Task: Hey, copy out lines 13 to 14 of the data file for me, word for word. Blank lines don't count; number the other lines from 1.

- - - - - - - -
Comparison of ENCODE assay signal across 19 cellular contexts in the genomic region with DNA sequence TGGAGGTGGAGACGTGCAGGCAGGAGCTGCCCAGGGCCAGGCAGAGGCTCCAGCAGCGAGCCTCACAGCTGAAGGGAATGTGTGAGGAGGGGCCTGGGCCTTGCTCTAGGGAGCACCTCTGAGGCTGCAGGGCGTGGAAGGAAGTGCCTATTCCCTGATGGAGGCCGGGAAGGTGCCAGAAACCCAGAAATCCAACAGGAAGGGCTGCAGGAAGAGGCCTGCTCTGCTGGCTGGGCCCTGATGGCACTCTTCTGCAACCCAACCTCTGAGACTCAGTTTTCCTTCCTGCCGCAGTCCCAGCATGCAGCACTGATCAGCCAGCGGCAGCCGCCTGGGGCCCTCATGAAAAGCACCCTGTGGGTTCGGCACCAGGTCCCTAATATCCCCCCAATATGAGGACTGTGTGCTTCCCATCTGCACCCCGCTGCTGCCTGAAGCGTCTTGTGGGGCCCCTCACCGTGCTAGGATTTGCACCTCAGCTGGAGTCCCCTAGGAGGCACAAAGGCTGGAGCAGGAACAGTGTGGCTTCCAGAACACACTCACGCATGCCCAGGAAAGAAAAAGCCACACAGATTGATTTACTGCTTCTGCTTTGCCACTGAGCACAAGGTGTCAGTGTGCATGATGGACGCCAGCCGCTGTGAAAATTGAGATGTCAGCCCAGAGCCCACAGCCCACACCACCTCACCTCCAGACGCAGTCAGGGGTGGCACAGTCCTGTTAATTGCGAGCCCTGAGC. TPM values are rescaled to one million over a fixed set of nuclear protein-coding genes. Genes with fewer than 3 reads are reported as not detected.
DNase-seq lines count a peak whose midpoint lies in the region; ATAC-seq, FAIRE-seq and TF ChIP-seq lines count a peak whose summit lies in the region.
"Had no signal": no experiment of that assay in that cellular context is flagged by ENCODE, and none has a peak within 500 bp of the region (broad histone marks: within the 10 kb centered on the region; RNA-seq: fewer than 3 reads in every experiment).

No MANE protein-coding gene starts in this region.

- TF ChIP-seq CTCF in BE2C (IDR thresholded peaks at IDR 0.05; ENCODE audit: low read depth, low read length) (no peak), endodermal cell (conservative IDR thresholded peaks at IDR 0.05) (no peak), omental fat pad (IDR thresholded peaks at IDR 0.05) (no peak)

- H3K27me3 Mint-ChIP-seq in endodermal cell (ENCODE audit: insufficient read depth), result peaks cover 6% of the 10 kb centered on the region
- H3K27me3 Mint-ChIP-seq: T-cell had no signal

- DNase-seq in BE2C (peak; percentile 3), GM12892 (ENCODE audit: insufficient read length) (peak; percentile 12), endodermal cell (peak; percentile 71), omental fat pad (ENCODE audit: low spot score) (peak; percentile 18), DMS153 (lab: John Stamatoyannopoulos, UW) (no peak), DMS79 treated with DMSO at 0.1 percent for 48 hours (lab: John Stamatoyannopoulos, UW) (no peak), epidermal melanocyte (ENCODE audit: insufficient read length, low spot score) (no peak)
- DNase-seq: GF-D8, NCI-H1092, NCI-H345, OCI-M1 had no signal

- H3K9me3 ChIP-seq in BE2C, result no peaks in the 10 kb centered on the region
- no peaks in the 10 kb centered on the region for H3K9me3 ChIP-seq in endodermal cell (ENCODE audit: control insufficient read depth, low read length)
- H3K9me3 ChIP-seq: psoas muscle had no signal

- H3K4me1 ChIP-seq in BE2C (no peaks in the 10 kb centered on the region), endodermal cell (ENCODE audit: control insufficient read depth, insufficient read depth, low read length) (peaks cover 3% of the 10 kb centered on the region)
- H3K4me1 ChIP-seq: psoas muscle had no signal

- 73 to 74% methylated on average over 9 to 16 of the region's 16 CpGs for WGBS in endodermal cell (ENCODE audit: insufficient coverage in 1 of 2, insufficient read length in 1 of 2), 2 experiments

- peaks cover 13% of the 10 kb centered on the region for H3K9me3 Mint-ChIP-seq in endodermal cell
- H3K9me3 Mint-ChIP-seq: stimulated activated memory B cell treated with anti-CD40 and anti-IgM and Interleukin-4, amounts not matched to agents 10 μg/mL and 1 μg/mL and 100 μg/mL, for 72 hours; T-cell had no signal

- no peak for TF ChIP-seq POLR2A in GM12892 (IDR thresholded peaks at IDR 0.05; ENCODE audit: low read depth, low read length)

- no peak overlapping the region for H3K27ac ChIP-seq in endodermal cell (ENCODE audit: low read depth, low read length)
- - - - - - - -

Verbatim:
- H3K4me1 ChIP-seq in BE2C (no peaks in the 10 kb centered on the region), endodermal cell (ENCODE audit: control insufficient read depth, insufficient read depth, low read length) (peaks cover 3% of the 10 kb centered on the region)
- H3K4me1 ChIP-seq: psoas muscle had no signal